That catchy slogan was somewhat discomfiting to many, as it sounded as though it had been penned by a member of some master race. One who believed that the recently-hatched City of Santa Clarita and its surrounding environs would be tempting to those quietly migrating north as part of some massive white flight, ostensibly in hopes of settling in a place with good schools, relatively affordable housing, quaintly coiffed lawns, one that is now among the top 10 safest cities in the state. Given all those wonderful qualities, Awesometown sounds so much better than “masterpiece.”
Our city fathers and mothers would have us believe they aren’t “anti-immigration,” just “anti-illegal immigration.” They seem to forget that restrictions on immigration were the creation of many politicians as like-minded as themselves, who forged laws specifically targeting those who were not like them, meaning White Anglo-Saxon Protestants from Western European countries, and that our doors were once open to people of all races, colors, and creeds.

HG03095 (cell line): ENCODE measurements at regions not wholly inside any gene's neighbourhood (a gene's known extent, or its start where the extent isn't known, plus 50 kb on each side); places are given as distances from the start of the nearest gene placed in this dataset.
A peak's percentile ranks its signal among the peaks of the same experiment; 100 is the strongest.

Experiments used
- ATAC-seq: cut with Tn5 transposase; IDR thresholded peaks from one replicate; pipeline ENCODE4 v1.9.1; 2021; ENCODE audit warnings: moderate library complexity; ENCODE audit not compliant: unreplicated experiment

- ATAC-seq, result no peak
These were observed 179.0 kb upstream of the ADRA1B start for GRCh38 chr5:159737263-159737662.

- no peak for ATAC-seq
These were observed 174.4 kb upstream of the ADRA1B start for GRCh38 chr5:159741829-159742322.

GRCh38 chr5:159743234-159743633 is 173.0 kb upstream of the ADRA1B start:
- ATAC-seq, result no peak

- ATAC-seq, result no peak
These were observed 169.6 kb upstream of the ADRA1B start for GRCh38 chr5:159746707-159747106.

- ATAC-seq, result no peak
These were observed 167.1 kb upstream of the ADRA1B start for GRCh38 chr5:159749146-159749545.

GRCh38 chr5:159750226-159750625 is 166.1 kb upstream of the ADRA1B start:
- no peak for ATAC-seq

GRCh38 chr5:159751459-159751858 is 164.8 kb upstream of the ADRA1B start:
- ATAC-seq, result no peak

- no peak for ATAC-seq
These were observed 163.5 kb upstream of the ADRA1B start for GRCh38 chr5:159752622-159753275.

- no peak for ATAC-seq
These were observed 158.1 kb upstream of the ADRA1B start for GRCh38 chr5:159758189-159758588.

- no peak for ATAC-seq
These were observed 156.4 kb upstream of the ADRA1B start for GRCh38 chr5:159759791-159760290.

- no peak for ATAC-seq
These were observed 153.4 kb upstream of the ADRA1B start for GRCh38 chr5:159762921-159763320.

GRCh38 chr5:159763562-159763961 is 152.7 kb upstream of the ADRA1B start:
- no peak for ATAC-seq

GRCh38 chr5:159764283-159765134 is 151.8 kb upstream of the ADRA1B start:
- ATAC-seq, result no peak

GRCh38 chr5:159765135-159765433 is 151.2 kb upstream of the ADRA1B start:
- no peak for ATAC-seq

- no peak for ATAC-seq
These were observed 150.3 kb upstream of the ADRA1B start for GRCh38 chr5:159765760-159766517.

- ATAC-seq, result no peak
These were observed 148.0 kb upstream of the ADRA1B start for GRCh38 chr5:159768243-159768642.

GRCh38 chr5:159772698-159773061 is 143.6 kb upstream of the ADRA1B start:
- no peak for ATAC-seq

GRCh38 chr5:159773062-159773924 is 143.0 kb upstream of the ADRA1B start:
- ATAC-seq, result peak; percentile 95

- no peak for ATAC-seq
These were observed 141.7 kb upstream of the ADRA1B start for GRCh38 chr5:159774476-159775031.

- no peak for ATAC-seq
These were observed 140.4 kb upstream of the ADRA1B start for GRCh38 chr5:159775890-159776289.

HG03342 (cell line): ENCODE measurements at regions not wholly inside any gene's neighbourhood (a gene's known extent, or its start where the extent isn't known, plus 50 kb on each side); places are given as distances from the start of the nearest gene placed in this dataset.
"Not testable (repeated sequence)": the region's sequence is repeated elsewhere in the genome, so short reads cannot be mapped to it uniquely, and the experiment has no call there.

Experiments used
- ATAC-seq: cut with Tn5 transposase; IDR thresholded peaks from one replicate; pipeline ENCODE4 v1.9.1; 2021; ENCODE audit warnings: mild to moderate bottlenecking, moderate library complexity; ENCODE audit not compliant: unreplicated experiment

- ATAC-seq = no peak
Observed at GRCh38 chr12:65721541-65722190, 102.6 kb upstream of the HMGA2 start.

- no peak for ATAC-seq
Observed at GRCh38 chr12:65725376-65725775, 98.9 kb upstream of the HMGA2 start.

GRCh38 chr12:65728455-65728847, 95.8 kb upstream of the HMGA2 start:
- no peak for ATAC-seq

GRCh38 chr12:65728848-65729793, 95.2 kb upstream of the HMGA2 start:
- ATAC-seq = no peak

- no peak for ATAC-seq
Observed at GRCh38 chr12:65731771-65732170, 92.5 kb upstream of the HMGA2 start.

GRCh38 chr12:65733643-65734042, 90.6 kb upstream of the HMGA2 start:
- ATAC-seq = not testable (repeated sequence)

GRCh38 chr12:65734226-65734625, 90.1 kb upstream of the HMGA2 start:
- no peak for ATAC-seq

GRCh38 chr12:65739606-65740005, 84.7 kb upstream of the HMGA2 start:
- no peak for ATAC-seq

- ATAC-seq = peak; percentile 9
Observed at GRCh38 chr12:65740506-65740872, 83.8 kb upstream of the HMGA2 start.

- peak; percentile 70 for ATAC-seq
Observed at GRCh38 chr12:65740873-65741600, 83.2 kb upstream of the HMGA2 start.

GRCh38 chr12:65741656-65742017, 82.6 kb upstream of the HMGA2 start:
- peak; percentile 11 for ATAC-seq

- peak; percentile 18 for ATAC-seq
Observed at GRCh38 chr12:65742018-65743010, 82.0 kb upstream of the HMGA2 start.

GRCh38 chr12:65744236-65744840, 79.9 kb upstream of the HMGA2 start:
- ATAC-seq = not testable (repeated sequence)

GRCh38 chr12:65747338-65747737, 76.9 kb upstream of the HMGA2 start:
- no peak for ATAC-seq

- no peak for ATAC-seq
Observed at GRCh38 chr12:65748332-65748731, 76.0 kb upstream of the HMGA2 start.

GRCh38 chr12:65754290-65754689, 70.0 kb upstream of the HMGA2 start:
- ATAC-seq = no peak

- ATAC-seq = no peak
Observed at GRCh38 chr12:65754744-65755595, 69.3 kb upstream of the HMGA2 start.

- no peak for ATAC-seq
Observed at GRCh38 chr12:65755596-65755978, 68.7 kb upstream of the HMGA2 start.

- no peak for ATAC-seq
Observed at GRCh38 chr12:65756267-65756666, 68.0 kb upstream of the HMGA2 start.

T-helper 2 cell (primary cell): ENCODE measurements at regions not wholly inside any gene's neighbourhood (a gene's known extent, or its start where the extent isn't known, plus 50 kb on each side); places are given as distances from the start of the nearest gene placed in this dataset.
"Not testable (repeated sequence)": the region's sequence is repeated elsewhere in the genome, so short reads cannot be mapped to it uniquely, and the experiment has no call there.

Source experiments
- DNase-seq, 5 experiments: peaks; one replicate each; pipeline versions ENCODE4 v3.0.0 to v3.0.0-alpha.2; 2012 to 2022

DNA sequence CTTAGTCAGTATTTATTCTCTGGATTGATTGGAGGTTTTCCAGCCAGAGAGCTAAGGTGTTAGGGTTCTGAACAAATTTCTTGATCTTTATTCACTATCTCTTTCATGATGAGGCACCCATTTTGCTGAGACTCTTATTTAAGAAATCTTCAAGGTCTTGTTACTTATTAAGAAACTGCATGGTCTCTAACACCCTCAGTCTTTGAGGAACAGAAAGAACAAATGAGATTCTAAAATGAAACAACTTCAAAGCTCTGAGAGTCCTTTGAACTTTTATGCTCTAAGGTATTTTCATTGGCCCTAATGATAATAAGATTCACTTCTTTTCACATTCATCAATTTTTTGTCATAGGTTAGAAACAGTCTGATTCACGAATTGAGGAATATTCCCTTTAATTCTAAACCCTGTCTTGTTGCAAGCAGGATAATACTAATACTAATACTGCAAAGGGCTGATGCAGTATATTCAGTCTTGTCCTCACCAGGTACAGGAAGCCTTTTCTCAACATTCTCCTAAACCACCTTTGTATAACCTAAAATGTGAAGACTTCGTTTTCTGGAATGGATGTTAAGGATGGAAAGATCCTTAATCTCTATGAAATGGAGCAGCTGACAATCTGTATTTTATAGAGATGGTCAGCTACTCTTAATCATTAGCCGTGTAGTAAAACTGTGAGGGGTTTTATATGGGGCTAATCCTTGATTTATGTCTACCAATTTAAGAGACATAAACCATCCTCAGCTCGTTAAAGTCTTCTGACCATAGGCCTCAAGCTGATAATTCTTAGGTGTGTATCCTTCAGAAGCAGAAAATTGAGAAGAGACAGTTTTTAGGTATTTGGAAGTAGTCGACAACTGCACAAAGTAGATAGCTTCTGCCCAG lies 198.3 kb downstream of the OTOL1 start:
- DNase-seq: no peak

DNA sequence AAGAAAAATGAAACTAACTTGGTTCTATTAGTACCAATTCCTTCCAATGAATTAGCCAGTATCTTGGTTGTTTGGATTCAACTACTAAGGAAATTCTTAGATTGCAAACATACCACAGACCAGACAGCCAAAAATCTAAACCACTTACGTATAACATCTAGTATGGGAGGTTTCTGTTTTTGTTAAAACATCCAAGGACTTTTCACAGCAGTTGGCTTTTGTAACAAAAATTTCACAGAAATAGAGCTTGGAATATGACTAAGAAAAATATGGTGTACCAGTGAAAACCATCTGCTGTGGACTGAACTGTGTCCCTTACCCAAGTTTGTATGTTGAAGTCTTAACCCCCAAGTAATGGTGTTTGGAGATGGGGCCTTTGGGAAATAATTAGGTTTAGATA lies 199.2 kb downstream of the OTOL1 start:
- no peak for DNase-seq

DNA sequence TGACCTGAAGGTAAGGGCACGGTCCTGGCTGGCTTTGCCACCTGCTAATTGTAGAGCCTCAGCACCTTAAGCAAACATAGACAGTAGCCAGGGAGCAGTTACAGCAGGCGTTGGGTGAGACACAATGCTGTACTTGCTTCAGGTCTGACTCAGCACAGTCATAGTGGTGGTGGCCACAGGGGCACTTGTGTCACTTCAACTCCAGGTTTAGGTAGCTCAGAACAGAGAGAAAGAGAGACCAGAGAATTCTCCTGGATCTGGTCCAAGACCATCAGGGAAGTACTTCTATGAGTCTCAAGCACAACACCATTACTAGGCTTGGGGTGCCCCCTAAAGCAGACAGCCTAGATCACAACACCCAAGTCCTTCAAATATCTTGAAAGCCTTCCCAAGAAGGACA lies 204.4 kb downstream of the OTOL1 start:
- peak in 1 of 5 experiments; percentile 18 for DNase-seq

Many members of this community, indeed members of our City Council past and present, are descendants of some of those groups targeted by immigration laws and religious intolerance: Asians, Eastern Europeans and Russians (read: Jews), Italians and others of Mediterranean (read: Latin) descent, members of the Church of Jesus Christ of Latter Day Saints … all encountered persecution by their very own neighbors. American neighbors. As for black Americans, many came involuntarily and were subjected to even greater persecution and racism.
There’s a key point upon which I agree with the council. Anyone who has entered this country illegally and is convicted of a serious crime should not be permitted to remain in the U.S. That just makes sense. But it doesn’t mean a floodgate should be opened to hunt down anyone and everyone who has crossed our borders in hopes of creating a better life for themselves and their families. To a degree, this is what the Trump administration is proposing and what our City Council appears to support.We are in dire need of immigration reform. Without question. But not at the expense of innocent children being separated from their families and placed into what White House Chief of Staff John Kelly calls “foster care or whatever.” Note to General Kelly: During the 1800s those of Irish descent such as yourself were persecuted by groups who preceded them – Europeans who referred to themselves as “native Americans.” Tell that to the original Native Americans.